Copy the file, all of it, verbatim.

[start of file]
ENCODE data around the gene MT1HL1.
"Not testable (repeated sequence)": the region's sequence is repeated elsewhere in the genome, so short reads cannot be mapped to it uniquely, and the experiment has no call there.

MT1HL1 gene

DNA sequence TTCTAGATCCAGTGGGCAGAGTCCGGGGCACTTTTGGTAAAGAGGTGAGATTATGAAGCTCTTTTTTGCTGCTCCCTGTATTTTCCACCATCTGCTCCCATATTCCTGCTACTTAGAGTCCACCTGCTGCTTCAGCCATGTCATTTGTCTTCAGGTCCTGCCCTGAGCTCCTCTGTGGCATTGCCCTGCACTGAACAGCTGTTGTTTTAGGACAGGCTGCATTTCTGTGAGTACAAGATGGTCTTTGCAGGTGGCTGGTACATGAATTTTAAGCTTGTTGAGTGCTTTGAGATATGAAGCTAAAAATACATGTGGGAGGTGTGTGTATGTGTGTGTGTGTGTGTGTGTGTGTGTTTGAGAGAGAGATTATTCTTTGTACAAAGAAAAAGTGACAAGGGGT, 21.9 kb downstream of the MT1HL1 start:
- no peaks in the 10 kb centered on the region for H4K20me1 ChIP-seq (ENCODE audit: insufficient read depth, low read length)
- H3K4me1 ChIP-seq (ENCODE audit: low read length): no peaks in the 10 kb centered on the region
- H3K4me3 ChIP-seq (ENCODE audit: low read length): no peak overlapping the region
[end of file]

ENCODE data around the gene MT1HL1.
"Not testable (repeated sequence)": the region's sequence is repeated elsewhere in the genome, so short reads cannot be mapped to it uniquely, and the experiment has no call there.

MT1HL1 gene

DNA sequence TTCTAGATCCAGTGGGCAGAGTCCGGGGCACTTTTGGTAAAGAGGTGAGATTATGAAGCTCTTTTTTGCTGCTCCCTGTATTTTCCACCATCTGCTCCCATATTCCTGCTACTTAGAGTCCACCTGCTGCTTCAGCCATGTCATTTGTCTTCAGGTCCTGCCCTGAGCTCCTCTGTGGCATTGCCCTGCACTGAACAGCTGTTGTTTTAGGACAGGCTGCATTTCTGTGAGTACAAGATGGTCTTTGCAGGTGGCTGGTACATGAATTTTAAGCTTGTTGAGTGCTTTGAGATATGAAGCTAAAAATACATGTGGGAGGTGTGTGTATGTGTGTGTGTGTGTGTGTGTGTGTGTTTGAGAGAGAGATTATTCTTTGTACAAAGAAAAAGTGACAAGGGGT, 21.9 kb downstream of the MT1HL1 start:
- no peaks in the 10 kb centered on the region for H4K20me1 ChIP-seq (ENCODE audit: insufficient read depth, low read length)
- H3K4me1 ChIP-seq (ENCODE audit: low read length): no peaks in the 10 kb centered on the region
- H3K4me3 ChIP-seq (ENCODE audit: low read length): no peak overlapping the region